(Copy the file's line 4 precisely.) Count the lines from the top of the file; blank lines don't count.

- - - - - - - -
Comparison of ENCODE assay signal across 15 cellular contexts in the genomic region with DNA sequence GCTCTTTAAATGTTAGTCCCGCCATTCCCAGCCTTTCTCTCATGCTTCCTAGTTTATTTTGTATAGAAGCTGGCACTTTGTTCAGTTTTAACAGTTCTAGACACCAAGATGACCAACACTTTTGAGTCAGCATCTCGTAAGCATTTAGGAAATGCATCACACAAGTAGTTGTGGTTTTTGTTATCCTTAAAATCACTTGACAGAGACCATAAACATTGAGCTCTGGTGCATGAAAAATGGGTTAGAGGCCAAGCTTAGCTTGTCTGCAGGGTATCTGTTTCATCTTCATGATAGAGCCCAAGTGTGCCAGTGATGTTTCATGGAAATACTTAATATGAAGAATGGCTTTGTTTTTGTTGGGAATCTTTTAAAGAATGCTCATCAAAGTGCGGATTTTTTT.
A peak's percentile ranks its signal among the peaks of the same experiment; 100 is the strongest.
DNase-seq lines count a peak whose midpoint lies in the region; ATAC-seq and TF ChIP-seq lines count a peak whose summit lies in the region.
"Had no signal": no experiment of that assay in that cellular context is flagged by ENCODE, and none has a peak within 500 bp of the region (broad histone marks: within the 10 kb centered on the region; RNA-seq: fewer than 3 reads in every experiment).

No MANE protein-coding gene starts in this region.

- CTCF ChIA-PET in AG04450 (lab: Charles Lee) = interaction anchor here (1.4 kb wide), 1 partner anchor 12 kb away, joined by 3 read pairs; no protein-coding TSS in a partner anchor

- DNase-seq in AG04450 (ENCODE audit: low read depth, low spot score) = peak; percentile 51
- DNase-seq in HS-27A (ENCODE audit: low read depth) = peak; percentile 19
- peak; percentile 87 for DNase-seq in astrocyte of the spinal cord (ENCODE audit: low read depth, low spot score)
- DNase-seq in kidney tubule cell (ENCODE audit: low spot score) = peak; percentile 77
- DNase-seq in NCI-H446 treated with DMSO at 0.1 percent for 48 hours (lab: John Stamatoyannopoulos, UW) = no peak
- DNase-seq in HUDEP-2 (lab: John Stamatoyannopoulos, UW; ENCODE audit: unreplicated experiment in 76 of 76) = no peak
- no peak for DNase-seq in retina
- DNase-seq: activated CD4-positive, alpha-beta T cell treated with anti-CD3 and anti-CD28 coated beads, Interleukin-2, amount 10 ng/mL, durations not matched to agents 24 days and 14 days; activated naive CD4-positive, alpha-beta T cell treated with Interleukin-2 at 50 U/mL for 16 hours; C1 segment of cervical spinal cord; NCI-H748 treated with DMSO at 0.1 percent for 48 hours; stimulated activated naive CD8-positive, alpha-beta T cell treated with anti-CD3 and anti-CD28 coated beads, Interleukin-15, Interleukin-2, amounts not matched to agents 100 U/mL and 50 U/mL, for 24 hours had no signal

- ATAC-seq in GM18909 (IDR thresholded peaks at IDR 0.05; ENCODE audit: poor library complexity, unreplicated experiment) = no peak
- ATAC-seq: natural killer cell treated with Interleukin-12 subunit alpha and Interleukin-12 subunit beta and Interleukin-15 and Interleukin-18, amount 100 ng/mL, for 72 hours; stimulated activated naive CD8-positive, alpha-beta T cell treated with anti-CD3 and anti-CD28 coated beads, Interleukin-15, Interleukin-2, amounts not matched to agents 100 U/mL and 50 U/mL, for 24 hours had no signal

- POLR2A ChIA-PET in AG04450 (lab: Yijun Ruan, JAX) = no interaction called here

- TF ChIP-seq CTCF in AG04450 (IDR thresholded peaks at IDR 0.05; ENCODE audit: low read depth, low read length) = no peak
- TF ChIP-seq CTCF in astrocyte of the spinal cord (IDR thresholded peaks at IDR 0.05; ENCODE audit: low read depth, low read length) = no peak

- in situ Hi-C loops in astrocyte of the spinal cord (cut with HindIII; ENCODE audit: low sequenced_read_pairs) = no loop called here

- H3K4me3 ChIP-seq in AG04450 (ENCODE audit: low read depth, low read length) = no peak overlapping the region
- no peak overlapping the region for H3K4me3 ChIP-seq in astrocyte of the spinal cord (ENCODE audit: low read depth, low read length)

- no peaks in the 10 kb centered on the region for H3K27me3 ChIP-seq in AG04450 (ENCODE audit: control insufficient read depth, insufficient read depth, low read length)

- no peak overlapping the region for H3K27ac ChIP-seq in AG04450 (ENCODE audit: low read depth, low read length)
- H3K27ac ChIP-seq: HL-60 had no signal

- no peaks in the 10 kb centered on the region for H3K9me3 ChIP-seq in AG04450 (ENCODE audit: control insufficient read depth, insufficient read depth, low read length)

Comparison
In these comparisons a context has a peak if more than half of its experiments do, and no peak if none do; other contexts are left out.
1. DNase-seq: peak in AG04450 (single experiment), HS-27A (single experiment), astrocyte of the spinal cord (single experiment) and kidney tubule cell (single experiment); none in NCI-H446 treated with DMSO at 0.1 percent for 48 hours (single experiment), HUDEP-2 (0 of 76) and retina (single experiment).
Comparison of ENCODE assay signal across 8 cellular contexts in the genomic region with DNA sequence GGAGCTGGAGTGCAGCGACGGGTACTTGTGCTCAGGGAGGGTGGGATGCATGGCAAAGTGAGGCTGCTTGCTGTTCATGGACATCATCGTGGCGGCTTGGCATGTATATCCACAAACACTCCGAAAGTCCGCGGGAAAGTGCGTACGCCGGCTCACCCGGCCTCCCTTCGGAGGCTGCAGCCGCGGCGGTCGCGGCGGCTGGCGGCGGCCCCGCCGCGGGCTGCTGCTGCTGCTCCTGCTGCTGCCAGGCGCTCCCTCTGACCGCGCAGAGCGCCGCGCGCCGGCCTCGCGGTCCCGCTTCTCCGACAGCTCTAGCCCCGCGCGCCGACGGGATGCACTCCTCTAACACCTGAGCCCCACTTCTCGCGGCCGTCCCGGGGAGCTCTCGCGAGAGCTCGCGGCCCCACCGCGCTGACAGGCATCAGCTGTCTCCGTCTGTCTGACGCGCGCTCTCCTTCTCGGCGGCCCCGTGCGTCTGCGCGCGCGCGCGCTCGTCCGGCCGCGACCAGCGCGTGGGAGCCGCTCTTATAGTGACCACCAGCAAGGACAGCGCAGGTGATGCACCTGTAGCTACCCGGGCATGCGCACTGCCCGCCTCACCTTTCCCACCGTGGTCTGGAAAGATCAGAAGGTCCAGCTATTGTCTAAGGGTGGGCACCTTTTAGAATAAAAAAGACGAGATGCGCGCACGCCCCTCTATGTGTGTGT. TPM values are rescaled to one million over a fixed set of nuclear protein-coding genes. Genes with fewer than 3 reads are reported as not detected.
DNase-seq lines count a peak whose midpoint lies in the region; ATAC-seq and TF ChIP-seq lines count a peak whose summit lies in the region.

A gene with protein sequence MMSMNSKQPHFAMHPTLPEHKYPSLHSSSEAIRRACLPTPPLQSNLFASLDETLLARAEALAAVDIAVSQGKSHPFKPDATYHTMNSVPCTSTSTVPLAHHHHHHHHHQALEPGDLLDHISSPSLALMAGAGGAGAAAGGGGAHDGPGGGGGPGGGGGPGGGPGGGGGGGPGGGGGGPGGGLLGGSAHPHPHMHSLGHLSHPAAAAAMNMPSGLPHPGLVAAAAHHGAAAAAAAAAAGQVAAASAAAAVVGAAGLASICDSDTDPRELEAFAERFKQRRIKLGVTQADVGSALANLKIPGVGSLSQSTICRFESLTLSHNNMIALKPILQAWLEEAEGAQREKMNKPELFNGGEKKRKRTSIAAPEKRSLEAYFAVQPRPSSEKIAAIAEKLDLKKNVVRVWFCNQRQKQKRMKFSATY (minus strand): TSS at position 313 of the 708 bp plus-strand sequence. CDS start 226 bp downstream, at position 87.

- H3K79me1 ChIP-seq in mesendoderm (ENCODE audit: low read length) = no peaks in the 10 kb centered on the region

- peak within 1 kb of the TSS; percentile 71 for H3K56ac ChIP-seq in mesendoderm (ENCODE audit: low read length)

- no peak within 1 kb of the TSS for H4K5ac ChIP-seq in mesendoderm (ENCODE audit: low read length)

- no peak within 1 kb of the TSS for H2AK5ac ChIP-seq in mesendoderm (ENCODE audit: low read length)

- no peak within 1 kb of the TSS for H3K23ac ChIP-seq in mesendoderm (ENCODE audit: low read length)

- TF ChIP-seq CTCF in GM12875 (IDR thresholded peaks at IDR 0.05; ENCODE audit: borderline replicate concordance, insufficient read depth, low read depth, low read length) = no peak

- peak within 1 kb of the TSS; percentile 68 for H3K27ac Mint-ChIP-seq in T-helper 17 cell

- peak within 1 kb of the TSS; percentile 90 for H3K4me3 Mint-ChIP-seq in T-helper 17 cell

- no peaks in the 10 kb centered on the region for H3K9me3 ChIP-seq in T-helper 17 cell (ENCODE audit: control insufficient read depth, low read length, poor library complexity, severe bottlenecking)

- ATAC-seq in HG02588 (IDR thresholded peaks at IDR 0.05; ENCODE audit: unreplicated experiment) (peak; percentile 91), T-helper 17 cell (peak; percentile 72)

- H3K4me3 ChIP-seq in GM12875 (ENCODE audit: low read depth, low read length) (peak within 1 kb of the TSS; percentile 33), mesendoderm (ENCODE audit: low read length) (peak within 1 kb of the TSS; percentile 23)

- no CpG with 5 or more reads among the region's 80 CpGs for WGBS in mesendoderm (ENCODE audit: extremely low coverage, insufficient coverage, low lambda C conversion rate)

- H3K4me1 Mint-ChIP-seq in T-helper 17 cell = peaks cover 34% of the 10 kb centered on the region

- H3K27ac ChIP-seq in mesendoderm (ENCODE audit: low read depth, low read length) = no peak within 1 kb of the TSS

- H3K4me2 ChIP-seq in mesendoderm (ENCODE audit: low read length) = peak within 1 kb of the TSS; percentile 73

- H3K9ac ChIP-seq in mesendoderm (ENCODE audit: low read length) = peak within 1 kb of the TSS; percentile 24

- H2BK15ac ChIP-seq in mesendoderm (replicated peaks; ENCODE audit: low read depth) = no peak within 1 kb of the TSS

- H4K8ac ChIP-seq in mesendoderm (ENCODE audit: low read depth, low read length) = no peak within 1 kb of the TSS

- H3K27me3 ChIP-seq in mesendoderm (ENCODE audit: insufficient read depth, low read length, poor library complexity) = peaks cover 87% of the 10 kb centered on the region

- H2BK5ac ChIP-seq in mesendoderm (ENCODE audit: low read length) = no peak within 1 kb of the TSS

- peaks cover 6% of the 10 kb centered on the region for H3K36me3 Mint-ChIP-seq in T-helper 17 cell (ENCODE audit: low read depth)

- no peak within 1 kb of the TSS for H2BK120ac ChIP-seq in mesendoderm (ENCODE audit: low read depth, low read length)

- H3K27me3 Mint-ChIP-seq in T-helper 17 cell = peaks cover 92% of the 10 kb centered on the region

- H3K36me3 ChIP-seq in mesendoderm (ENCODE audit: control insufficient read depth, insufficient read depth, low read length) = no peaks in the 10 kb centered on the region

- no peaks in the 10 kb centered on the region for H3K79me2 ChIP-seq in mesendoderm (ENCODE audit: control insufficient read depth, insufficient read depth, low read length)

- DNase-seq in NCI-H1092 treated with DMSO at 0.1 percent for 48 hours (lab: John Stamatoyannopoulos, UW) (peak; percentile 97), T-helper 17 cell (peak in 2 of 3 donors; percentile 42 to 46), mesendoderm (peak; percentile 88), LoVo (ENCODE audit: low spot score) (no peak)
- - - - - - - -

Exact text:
"Had no signal": no experiment of that assay in that cellular context is flagged by ENCODE, and none has a peak within 500 bp of the region (broad histone marks: within the 10 kb centered on the region; RNA-seq: fewer than 3 reads in every experiment).